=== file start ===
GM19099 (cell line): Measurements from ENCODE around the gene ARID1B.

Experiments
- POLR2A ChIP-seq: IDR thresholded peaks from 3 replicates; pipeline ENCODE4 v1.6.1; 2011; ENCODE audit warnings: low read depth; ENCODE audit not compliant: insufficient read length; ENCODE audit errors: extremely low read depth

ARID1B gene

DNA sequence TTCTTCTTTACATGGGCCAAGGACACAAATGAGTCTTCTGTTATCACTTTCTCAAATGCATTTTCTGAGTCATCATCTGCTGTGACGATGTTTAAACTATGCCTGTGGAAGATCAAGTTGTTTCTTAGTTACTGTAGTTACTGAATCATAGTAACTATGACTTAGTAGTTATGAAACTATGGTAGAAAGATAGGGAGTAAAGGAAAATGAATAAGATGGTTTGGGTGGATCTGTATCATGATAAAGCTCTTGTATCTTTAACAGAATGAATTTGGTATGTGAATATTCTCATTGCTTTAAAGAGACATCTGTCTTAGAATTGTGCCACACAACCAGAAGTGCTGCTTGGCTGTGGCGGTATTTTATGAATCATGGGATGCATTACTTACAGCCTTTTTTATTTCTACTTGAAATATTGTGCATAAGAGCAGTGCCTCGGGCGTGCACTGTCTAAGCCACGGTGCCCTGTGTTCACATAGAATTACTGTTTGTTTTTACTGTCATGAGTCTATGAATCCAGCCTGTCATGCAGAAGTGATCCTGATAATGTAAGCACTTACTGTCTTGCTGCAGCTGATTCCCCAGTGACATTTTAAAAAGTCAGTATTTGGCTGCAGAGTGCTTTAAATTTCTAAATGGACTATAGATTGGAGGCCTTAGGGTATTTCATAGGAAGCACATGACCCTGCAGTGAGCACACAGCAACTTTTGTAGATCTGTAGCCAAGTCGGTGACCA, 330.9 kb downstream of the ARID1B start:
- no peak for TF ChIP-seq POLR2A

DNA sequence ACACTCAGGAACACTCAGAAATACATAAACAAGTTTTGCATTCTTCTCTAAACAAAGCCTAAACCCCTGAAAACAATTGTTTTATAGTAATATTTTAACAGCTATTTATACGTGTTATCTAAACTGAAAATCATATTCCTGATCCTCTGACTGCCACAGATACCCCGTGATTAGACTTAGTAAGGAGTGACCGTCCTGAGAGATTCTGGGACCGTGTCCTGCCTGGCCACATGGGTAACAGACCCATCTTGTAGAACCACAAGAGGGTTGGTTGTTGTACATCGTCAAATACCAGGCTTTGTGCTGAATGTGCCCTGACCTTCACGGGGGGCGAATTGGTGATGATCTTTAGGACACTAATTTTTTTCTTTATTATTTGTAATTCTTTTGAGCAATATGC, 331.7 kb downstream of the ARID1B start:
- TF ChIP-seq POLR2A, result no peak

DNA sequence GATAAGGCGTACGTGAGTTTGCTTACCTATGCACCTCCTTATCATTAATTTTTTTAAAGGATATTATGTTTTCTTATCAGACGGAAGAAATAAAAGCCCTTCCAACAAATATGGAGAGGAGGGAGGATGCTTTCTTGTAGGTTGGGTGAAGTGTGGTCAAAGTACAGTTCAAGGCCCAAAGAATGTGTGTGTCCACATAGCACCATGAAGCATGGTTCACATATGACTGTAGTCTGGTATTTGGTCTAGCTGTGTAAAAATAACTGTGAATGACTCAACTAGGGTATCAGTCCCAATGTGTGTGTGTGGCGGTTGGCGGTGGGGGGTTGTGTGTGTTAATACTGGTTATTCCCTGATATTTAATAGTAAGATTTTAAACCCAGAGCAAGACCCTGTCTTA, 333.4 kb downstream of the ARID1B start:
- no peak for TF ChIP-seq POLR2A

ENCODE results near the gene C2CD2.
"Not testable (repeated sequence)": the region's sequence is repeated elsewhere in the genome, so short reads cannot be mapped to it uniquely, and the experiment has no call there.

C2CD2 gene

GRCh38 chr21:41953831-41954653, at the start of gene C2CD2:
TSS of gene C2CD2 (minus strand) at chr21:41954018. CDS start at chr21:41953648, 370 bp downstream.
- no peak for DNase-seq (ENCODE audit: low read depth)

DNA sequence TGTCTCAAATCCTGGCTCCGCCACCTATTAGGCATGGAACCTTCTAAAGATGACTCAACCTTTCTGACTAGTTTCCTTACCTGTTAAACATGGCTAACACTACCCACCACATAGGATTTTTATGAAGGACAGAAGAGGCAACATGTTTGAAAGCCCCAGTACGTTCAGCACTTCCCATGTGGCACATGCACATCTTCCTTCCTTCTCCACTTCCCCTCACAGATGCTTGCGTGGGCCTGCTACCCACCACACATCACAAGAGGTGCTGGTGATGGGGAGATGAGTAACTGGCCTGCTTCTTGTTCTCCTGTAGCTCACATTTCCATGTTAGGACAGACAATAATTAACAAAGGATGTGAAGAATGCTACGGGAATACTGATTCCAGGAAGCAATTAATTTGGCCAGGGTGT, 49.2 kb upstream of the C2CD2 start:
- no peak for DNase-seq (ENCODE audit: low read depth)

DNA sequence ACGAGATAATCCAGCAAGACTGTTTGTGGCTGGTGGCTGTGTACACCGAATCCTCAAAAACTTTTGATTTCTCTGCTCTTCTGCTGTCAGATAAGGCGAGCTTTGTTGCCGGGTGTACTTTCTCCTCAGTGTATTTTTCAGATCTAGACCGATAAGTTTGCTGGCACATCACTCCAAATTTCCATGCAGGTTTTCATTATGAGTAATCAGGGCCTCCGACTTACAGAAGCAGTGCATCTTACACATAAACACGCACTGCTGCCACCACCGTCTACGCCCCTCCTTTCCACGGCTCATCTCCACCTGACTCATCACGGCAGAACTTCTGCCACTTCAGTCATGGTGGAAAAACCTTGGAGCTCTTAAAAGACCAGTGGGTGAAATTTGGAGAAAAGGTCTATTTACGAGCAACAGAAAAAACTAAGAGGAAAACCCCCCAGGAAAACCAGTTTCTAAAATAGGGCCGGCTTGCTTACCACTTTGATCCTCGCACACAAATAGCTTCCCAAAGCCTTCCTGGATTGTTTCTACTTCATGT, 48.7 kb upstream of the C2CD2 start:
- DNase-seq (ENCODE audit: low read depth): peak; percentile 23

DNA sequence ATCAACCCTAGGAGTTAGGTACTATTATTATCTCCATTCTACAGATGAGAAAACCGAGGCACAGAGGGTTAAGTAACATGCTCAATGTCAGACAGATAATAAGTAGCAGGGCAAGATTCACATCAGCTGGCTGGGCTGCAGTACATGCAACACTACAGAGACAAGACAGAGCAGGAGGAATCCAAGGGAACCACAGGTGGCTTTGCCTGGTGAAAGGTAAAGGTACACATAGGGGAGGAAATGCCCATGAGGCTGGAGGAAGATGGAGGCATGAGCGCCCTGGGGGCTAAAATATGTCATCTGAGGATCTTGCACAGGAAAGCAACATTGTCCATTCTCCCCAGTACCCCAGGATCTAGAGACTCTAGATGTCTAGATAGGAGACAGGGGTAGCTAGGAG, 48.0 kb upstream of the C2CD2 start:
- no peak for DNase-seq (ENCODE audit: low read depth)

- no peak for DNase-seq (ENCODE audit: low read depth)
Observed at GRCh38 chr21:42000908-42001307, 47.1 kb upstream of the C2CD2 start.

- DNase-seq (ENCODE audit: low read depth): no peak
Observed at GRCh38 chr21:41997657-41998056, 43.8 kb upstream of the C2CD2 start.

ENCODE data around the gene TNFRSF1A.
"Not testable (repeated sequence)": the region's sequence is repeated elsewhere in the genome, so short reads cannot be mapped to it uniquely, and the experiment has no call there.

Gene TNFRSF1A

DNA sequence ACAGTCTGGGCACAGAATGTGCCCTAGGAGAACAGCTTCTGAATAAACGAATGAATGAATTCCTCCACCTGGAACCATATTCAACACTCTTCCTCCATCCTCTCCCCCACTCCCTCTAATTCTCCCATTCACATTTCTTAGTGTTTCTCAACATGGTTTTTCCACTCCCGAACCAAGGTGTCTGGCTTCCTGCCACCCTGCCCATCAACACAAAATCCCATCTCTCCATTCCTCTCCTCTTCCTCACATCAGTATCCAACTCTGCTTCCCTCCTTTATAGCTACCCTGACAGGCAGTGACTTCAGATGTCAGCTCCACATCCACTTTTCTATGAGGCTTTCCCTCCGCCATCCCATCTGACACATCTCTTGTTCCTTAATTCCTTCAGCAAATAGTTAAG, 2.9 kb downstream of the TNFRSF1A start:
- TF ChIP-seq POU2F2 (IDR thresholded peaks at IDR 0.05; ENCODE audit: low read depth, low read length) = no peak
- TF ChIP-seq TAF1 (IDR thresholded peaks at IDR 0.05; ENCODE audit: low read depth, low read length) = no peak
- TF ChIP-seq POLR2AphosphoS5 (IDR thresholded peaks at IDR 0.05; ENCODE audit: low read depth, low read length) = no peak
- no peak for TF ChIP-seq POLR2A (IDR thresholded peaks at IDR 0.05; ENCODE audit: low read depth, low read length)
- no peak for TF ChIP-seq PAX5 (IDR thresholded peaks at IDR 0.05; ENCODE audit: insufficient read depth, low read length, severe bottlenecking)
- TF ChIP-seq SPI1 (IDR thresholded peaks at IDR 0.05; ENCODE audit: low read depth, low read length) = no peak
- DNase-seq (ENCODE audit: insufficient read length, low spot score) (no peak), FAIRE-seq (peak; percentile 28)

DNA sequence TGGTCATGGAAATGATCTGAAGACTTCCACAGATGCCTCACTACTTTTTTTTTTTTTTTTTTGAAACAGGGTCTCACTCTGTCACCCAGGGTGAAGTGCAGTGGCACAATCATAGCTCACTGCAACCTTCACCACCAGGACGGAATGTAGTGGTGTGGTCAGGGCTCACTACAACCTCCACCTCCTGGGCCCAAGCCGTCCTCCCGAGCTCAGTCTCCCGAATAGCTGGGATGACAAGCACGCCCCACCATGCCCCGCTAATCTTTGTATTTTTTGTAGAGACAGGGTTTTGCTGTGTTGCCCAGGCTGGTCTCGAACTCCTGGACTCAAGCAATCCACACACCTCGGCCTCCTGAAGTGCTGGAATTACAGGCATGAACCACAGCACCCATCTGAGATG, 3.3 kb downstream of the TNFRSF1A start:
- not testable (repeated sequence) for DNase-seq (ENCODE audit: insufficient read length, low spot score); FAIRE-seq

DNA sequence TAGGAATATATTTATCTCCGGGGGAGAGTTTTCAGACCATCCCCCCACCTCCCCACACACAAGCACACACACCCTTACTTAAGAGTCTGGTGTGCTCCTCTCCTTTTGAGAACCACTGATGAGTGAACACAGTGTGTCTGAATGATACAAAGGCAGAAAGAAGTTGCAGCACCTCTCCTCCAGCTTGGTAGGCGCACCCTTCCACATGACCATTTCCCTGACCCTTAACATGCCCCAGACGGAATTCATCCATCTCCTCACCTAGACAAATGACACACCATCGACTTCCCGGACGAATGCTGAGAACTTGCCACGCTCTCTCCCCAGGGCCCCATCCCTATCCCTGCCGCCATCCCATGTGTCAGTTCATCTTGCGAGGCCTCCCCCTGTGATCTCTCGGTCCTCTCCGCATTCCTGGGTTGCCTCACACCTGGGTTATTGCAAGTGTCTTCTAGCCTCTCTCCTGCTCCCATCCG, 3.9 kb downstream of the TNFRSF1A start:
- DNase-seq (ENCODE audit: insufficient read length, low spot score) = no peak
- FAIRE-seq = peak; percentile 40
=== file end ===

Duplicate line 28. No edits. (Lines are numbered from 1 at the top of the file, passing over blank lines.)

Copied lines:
"Not testable (repeated sequence)": the region's sequence is repeated elsewhere in the genome, so short reads cannot be mapped to it uniquely, and the experiment has no call there.